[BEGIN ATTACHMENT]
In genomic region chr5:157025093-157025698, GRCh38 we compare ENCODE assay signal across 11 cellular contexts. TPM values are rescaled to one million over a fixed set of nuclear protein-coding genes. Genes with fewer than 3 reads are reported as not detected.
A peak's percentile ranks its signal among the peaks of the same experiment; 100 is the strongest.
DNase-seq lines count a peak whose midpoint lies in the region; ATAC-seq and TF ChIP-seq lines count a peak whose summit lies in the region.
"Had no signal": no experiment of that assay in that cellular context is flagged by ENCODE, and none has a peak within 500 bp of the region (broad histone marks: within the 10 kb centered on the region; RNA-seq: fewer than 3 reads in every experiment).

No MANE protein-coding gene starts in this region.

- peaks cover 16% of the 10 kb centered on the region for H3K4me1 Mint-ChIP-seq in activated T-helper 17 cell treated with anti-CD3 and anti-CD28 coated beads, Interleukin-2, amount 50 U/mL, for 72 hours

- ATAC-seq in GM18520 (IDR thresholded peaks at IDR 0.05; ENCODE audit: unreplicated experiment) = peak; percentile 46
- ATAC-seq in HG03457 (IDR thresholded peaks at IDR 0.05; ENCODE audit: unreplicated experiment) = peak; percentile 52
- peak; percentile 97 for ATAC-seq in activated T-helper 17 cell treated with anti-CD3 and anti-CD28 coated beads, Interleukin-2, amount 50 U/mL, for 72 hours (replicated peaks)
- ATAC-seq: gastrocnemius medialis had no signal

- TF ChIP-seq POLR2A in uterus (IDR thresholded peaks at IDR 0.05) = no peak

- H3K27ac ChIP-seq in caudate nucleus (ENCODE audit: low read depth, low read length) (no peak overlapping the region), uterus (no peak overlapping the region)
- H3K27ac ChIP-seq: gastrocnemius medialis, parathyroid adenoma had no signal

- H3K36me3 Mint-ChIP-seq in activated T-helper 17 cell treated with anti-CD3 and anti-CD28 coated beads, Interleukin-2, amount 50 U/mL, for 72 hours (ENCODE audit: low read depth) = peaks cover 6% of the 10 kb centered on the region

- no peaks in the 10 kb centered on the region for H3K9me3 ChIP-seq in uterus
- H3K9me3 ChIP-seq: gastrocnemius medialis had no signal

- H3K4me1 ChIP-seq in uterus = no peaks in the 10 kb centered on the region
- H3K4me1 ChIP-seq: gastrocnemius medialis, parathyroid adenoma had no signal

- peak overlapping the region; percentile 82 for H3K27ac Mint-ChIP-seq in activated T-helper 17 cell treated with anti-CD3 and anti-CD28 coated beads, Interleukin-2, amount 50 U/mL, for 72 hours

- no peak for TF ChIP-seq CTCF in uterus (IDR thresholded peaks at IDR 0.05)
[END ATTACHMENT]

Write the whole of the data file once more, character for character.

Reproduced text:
In genomic region chr5:157025093-157025698, GRCh38 we compare ENCODE assay signal across 11 cellular contexts. TPM values are rescaled to one million over a fixed set of nuclear protein-coding genes. Genes with fewer than 3 reads are reported as not detected.
A peak's percentile ranks its signal among the peaks of the same experiment; 100 is the strongest.
DNase-seq lines count a peak whose midpoint lies in the region; ATAC-seq and TF ChIP-seq lines count a peak whose summit lies in the region.
"Had no signal": no experiment of that assay in that cellular context is flagged by ENCODE, and none has a peak within 500 bp of the region (broad histone marks: within the 10 kb centered on the region; RNA-seq: fewer than 3 reads in every experiment).

No MANE protein-coding gene starts in this region.

- peaks cover 16% of the 10 kb centered on the region for H3K4me1 Mint-ChIP-seq in activated T-helper 17 cell treated with anti-CD3 and anti-CD28 coated beads, Interleukin-2, amount 50 U/mL, for 72 hours

- ATAC-seq in GM18520 (IDR thresholded peaks at IDR 0.05; ENCODE audit: unreplicated experiment) = peak; percentile 46
- ATAC-seq in HG03457 (IDR thresholded peaks at IDR 0.05; ENCODE audit: unreplicated experiment) = peak; percentile 52
- peak; percentile 97 for ATAC-seq in activated T-helper 17 cell treated with anti-CD3 and anti-CD28 coated beads, Interleukin-2, amount 50 U/mL, for 72 hours (replicated peaks)
- ATAC-seq: gastrocnemius medialis had no signal

- TF ChIP-seq POLR2A in uterus (IDR thresholded peaks at IDR 0.05) = no peak

- H3K27ac ChIP-seq in caudate nucleus (ENCODE audit: low read depth, low read length) (no peak overlapping the region), uterus (no peak overlapping the region)
- H3K27ac ChIP-seq: gastrocnemius medialis, parathyroid adenoma had no signal

- H3K36me3 Mint-ChIP-seq in activated T-helper 17 cell treated with anti-CD3 and anti-CD28 coated beads, Interleukin-2, amount 50 U/mL, for 72 hours (ENCODE audit: low read depth) = peaks cover 6% of the 10 kb centered on the region

- no peaks in the 10 kb centered on the region for H3K9me3 ChIP-seq in uterus
- H3K9me3 ChIP-seq: gastrocnemius medialis had no signal

- H3K4me1 ChIP-seq in uterus = no peaks in the 10 kb centered on the region
- H3K4me1 ChIP-seq: gastrocnemius medialis, parathyroid adenoma had no signal

- peak overlapping the region; percentile 82 for H3K27ac Mint-ChIP-seq in activated T-helper 17 cell treated with anti-CD3 and anti-CD28 coated beads, Interleukin-2, amount 50 U/mL, for 72 hours

- no peak for TF ChIP-seq CTCF in uterus (IDR thresholded peaks at IDR 0.05)